In politics, that means people are growing sick of “centrists” ie technocrats who don’t inspire the people but expect to govern because they are supposedly the best qualified for the job. Centrists are shocked to see the rise of nationalists and free-marketers and socialists and Islamists, but really they shouldn’t be. Those ideologies offer people something to believe in, a better world to dream of and fight for, rather than a shallow world of pop music, materials possessions and politics made occasionally spicy with some virtue signalling identity politics thrown in. People now, like our ancestors of old, want to battle over ideas. To work towards finding truth.

This blog has been screaming for years now that centrist politics is leading us nowhere good, entrenching privileges for those set up to gain from the current system while doing nothing to help those – particularly those at the sharp end of globalisation – who do not benefit from the post-patriotic, post nation state world that the elites are building without meaningful democratic consent.

But even I did not predict the degree to which the establishment’s insistence on clinging on to their bland, centrist model of governance would lead to disruptions to the political order on the level of Donald Trump, Brexit or Jeremy Corbyn’s takeover of the Labour Party (and nearly the country).

Some of these disruptions are welcome – Brexit is a great achievement, even if many of the benefits end up being lost through abysmal execution by the political class, while Jeremy Corbyn’s Jeckyll and Hyde leadership of the Labour Party reminds us both how ideology can reinvigorate a political movement but also just how far the party has drifted from the interests of working people. And others of these disruptions – cough, Donald Trump – are unwelcome and have almost zero upside.

But more such populist disruptions are almost inevitable until the political class realises that people want more from their politics than a ruling class of bland, superficial technocrats who promise nothing more than the smooth administration of the status quo. Jeremy Corbyn, for all of his faults, at least promises a radical reordering of society – one made all the more appealing by the fact that the Conservatives long ago ceased to make a bold, unapologetic case for free markets, individual freedom and a less suffocating state.

Nearly two years ago, this blog asked where is the Conservative Party’s own Jeremy Corbyn? Where is the small-C conservative version of the politician who dares to proclaim an unrepentantly neo-Thatcherite worldview, instead of pretending (a la Cameron, Osborne, Hammond and May) that “austerity” and fiscal restraint are a sad necessity brought about by recession rather than an innately good thing in and of themselves?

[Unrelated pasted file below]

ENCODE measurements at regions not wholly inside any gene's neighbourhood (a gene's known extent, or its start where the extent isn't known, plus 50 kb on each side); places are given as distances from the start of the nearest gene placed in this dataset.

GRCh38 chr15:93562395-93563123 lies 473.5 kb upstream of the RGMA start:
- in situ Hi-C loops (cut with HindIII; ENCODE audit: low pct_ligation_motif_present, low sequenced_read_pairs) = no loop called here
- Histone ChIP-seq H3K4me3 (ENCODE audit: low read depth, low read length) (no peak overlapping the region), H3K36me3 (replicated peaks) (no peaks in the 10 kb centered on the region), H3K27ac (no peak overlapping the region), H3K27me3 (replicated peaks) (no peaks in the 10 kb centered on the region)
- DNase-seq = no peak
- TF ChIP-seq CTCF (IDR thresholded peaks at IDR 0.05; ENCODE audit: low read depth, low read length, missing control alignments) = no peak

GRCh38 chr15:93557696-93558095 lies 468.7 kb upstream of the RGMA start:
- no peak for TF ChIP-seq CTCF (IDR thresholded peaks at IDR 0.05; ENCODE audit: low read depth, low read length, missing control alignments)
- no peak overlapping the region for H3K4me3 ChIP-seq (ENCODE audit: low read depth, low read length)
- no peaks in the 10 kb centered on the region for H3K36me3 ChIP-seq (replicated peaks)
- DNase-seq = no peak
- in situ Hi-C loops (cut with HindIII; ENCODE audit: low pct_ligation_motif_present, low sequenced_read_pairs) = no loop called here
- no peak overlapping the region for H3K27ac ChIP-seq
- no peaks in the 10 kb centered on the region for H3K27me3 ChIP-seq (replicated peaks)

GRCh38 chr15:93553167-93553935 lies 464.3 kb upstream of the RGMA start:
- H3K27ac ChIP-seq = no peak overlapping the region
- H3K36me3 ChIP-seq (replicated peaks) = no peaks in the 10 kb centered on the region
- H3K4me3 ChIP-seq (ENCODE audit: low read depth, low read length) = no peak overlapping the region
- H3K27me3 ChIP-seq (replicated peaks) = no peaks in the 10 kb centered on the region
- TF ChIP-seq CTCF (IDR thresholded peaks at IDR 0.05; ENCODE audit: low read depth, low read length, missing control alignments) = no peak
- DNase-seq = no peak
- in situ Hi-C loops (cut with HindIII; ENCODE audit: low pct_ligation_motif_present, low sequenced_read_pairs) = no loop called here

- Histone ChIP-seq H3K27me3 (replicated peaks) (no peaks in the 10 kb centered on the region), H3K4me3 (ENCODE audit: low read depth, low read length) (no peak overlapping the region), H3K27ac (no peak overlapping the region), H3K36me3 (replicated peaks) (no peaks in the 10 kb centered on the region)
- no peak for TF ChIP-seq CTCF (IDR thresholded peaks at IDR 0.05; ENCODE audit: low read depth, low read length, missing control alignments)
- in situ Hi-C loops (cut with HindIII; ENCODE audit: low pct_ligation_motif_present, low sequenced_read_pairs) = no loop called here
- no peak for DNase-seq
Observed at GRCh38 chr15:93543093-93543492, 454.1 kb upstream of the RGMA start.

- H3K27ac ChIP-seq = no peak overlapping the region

Theresa May led the Conservative Party to near-defeat in the general election this month because she never even attempted to take on Jeremy Corbyn in the battle of ideologies. And while conservatives were never likely to walk away with the lion’s share of the youth vote, shamefully allowing Jeremy Corbyn to be the only one to present the emerging generation of new voters with anything like a positive inspirational message made damn certain that the majority of them voted Labour.

Yarbrough’s conclusion is stark:

With that being said, if the centrist parties do not start treating people as humans who dream dreams, and offer a compelling hope for people, the people of the world will continue to be more polarized and radicalized. And if there is no hope more and more false prophets will emerge to fill the vacuum.

One of my favourite television shows is the twelve-part HBO series “From The Earth To The Moon”, executive produced by Tom Hanks, recounting the complete history of NASA’s Apollo Program which culminated in six manned missions to the surface of the moon. I like it because it represents, to me, a time when humanity stood for more than “reducing inequality”, deifying public services and promising to make the trains run on time. A time when our desire for achievement, like our plans for human spaceflight, aspired to something more than low-earth orbit.

The theme music at the start of each episode begins with JFK’s speech at Rice University in which Kennedy says “We choose to go to the moon in this decade and do the other things, not because they are easy, but because they are hard, because that goal will serve to organize and measure the best of our energies and skills, because that challenge is one that we are willing to accept, one we are unwilling to postpone, and one which we intend to win.”

Of course the 1960s and 70s were tumultuous decades with many of their own very real challenges – the very real threat posed by Soviet Communism, for one, and the ongoing struggle for civil rights. But how much worse would this era have been if there were no unifying objectives around which people could come together?

In our increasingly secular age, religion is no longer a unifying force within nations. Art stepped up briefly as a replacement, but our art and culture has become increasingly debased too. And so people, being spiritual beings, increasingly vest their faith in their political worldview, which has had two principle effects – toxifying our political discourse and making people more susceptible to the “false prophets” of which Yarbrough warns.

Professor David Hillel Gelernter once said in an interview:

The readiest replacement nowadays for lost traditional religion is political ideology. But a citizen with faith in a political position, instead of rational belief, is a potential disaster for democracy. A religious believer can rarely be argued out of his faith in any ordinary conversational give-and-take. His personality is more likely to be wrapped up with his religion than with any mere political program. When a person’s religion is attacked, he’s more likely to take it personally and dislike (or even hate) the attacker than he is in the case of mere political attacks or arguments. Thus, the collapse of traditional religion within important parts of the population is one cause of our increasingly poisoned politics.